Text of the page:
So happy to hear in your message the love you have for Murray. That is the most important ingredient for a well adjusted Bully. After that comes calm assertive and consistent training. I am no expert but some of the things you mention are not unusual. I have Miss Tallulah who is now just over a year and baby Buster who is 14 weeks. Personally I think 4 hours may be a bit long right now. The usual rule of thumb I have been taught is for every month of age you can add an hour. But this is just a generalization.
The divider in the crate is good. Generally puppies will not go where they sleep. But I don't think I understand what you mean by puppy pad? I have a big sheepskin pad in Buster's crate. You might want to provide something safe to chew to keep him occupied until he falls asleep. I put in a kong stuffed with Banana. He sucks at it until he falls asleep.
I am a firm believer in only potty training outside. It is too confusing otherwise. I treat Buster every time he goes potty outside and give tons of excited praise. If he has an accident inside ( he hasn't now for 2 weeks) I quietly clean it up. No treat no praise. I also take him out according to the accepted schedule -after waking, after playing, as soon as he wakes after a sleep, after eating etc. he does not have enough insight into his own signals quite yet. Although yesterday he stood by the door, I took him out and he had a huge pee and poop. So there is some progress.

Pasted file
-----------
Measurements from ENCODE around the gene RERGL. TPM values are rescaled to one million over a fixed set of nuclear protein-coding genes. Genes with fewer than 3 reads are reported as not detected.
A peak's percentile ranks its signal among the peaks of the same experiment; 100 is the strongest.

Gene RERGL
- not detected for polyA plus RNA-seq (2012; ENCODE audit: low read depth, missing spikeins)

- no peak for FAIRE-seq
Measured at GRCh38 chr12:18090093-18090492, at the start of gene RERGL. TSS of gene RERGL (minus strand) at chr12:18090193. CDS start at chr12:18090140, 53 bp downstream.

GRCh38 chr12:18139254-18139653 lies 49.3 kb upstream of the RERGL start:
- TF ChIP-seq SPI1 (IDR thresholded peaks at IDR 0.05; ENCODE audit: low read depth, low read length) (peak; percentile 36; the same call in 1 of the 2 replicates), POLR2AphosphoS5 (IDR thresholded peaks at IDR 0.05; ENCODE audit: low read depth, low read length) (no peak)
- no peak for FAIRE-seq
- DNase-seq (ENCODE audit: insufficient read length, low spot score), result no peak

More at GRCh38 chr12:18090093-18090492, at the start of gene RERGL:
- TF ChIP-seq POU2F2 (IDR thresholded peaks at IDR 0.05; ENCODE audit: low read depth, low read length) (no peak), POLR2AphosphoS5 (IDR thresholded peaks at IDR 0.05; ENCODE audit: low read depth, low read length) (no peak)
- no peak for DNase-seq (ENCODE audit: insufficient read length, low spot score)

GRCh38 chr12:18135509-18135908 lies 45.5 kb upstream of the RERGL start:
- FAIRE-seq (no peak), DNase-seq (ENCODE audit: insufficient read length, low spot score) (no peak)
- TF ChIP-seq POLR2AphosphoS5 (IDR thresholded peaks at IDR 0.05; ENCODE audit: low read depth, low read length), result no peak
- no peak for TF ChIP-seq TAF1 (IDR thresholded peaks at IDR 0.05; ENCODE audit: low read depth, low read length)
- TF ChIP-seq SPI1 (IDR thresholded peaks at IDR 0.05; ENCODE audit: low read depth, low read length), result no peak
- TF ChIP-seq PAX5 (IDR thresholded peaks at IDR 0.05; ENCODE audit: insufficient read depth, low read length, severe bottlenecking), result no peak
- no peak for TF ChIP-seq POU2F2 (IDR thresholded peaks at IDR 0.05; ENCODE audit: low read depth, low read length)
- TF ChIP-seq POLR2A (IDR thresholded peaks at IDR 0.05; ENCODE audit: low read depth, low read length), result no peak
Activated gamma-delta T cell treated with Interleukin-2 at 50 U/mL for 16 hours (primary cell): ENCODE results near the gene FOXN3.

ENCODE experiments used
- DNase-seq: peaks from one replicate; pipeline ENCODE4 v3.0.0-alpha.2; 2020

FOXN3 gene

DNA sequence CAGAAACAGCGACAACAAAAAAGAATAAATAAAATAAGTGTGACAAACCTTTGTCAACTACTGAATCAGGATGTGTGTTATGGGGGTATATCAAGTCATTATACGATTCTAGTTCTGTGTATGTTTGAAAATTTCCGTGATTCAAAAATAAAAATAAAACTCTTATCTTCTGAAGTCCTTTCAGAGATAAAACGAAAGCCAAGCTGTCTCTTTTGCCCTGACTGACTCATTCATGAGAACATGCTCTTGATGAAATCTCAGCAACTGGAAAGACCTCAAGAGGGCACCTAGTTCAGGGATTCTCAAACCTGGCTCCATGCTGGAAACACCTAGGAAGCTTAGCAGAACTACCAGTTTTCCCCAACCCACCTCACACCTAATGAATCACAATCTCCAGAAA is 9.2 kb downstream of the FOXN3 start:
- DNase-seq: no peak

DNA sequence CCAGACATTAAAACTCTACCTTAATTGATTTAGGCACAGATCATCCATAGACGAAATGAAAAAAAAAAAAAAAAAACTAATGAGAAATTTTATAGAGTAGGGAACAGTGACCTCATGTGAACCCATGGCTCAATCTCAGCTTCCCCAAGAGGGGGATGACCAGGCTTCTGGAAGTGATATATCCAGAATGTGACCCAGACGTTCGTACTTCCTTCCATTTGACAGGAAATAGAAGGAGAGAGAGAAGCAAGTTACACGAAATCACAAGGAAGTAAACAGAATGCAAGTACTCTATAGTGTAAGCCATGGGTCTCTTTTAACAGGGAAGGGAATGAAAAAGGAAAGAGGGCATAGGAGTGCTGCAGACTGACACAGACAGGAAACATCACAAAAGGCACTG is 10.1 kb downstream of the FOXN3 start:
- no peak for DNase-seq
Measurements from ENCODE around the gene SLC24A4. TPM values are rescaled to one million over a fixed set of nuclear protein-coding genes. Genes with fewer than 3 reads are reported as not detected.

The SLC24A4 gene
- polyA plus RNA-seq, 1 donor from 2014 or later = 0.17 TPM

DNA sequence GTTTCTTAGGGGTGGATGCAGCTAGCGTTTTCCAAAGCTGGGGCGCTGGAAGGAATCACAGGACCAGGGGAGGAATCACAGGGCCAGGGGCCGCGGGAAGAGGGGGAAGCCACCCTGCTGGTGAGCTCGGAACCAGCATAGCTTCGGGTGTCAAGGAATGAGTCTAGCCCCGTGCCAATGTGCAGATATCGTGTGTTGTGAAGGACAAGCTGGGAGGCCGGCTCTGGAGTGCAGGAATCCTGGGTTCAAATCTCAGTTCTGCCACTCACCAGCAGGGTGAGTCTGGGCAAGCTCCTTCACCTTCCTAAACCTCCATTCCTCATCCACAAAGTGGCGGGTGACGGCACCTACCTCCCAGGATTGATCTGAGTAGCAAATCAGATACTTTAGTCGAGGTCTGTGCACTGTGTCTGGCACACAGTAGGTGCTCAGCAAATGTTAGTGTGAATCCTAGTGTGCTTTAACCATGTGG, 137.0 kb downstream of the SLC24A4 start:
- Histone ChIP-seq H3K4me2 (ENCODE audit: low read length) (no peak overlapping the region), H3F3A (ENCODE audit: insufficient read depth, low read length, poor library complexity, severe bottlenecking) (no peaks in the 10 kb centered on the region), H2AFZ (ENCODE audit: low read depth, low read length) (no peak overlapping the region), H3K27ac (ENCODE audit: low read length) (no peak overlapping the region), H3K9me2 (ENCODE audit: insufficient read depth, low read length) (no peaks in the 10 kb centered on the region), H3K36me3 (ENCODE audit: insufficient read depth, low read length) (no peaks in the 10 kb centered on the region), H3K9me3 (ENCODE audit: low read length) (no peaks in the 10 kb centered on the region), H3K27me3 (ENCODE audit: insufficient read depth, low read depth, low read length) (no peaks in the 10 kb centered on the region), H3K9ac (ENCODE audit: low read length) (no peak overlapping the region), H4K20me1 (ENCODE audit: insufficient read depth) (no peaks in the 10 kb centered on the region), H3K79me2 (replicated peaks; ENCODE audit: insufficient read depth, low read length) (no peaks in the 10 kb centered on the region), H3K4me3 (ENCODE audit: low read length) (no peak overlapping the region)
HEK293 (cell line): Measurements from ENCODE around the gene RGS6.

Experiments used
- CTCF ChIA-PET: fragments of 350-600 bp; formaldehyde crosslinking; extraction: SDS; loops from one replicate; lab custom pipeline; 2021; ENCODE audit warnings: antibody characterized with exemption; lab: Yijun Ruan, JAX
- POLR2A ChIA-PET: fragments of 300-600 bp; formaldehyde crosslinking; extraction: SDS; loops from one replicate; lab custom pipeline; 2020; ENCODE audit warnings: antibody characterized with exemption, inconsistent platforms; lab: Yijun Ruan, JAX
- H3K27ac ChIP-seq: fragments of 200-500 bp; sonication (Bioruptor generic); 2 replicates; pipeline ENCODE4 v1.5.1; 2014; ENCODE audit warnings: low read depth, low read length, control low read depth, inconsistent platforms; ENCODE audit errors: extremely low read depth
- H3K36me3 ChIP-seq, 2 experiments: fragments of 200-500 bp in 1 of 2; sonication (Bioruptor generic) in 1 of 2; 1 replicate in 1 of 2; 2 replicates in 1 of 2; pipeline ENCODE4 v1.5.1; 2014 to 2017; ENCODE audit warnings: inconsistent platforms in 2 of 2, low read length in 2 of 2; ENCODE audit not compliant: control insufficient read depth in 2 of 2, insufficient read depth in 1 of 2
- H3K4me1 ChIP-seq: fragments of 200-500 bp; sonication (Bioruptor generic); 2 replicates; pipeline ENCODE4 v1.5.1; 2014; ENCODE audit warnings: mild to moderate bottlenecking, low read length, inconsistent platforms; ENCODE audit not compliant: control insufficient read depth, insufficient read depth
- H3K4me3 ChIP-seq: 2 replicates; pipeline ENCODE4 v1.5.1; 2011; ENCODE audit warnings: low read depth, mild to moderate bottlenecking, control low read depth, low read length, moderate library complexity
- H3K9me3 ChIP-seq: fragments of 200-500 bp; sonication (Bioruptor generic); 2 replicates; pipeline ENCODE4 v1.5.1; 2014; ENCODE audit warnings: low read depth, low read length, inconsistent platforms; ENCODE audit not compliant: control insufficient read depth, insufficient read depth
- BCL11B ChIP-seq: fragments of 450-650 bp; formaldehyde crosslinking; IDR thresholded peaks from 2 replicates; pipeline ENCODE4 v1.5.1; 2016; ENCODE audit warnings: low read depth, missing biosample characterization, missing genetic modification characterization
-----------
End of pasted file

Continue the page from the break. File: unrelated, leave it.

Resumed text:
Bullies respond very well to positive reinforcement training. Lots of literature and videos to look at. Murray has a habit that needs to be broken. It is giving him some sort of reward to poop in his crate so you need to offer a better reward for going outside to poop.
Read lots on bite inhibition. That is what you want to teach Murray. They have evil shark teeth and explore everything with their mouth. With Miss Tallulah I was shredded. With Buster not so much because Tallulah is teaching him bite inhibition by correcting him. So grateful for that. Management is best. Put him away in his crate with a treat to calm or redirect his behaviour. When puppies get anxious or over tired they really amp up the biting. When he gets to be too much you need to slow his energy. When Buster starts to mouth and bite I redirect by placing a chew toy in his mouth. Consistency is key.
Tallulah still does not like her harness . When I put it on I jackpot treat her so she lets me get it on without a fuss. She looks so depressed until we get outside and then she forgets about it because there are lots of interesting things to see and smell. With Buster i tried something different. i slowly introduced the harness with tiny treats of kibble and eventually placed it on him without doing it up and and he is now always associating the harness with yummy treats. So far he does not seem to mind it. I am trying to be more patient with him than i was with Miss T. Live and learn.
When T and i went out for walks at the beginning I used very high value treats ( dried liver her absolute favourite) and a random schedule of reinforcement. Not now - but I used to give her a tiny treat every minutes or so. Now just a couple of times on our walk. She loose leash walks and our walks are a wonderful bonding time and a real pleasure. I took a course on walking your dog when she was a pup and this is what i learned . it was invaluable.
Apologies for being so long winded and I know there will be others who have even more wisdom, insight and experience to help you through this wonderful, frustrating, magical time called puppyhood. Would not trade it for anything! Good luck and happy training!!!